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United States Department of the Treasury, Internal Revenue Service (Agency) and National Treasury Employees Union (Union)

72 FLRA No. 94

 

UNITED STATES

DEPARTMENT OF THE TREASURY

INTERNAL REVENUE SERVICE
(Agency)

and

NATIONAL TREASURY

EMPLOYEES UNION
(Union)

 

0‑AR‑5451

(72 FLRA 308 (2021))

 

_____

 

ORDER DENYING

MOTION FOR RECONSIDERATION

 

September 27, 2021

 

_____

 

Before the Authority:  Ernest DuBester, Chairman, and

Colleen Duffy Kiko and James T. Abbott, Members

(Chairman DuBester dissenting)

 

  1. Statement of the Case

 

The Union requests that we reconsider our decision in U.S. Department of the Treasury, IRS (IRS).[1]  In that case, the Authority held that the Union’s grievance did not constitute a “grievance” within the meaning of § 7103(a)(9)(C) of the Federal Service Labor‑Management Relations Statute (the Statute).[2]  Accordingly, the Authority set aside the award. 

 

As further discussed below, we find that the Union’s arguments in its motion for reconsideration (motion) are attempts to relitigate conclusions reached in IRS.  Therefore, we deny the Union’s motion as failing to establish extraordinary circumstances warranting reconsideration. 

 

  1. Background and Authority’s Decision in IRS

 

The facts, summarized here, are set forth in greater detail in U.S. Department of the Treasury, IRS,[3] and IRS.[4] 

 

As relevant here, the Union filed a grievance alleging that the Agency failed to comply with a 2014 award by withholding taxes from retroactive transit‑subsidy payments.  The Arbitrator stated that the “fundamental question” before him was whether the transit-subsidy payments were “taxable.”[5]  The Arbitrator concluded that the payments were taxable and directed the Agency to reimburse the withheld taxes to employees.  The Agency filed exceptions to the award, arguing the Arbitrator did not have jurisdiction to determine whether the retroactive transit‑subsidy payments were taxable. 

 

In IRS, the Authority determined that the award was contrary to law because the Arbitrator lacked jurisdiction over the Union’s grievance.[6]  Specifically, the Authority concluded that the grievance required the Arbitrator to analyze § 132(f) of the Internal Revenue Code (Tax Code)[7] to determine the taxability of the transit‑subsidy payments.  The Authority found that § 132(f) of the Tax Code does not affect working conditions, in part because whether transit‑subsidy payments are taxed has no effect on the “circumstances or state of affairs attendant to [the employees’] performance of [their] job[s].”[8]  As such, the Authority concluded that the Union’s grievance was not a “grievance” within the meaning of § 7103(a)(9)(C) of the Statute.[9]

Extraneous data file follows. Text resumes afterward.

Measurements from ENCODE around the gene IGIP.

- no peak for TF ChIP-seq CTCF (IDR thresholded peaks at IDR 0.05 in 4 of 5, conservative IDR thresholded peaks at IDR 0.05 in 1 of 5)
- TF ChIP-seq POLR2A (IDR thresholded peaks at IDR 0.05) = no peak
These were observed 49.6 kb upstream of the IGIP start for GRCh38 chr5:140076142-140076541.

On June 14, 2021, the Union filed this motion.  On July 8, 2021, the Agency requested leave to file an opposition under § 2429.26 of the Authority’s Regulations.[10]  

 

  1. Analysis and Conclusion:  We deny the Union’s motion for reconsideration.   

 

Section 2429.17 of the Authority’s Regulations permits a party that can establish extraordinary circumstances to move for reconsideration of an Authority decision.[11]  The Authority has repeatedly held that a party seeking reconsideration bears the heavy burden of establishing that extraordinary circumstances exist to justify this unusual action.[12]  Errors in the Authority’s remedial order, process, conclusions of law, or factual findings may justify granting reconsideration.[13]  However, attempts to relitigate conclusions reached by the Authority are insufficient to establish extraordinary circumstances.[14]  Additionally, the Authority has refused to grant reconsideration of issues that could have been previously raised, but were not, and are raised for the   first time on a motion for reconsideration.[15]

 

In the motion, the Union argues that (1) the grievance alleged the Agency violated laws that affect working conditions;[16] (2) § 132(f) of the Tax Code affects working conditions;[17] (3) the Authority’s decision is contrary to the Statute’s purpose;[18] (4) the statutory scheme required the Union to bring its unfair-labor-practice (ULP) claims through the grievance procedure;[19] (5) IRS is contrary to Authority precedent;[20] and (6) the Authority failed to defer to the Arbitrator’s representation regarding the scope of his evaluation of the Tax Code.[21]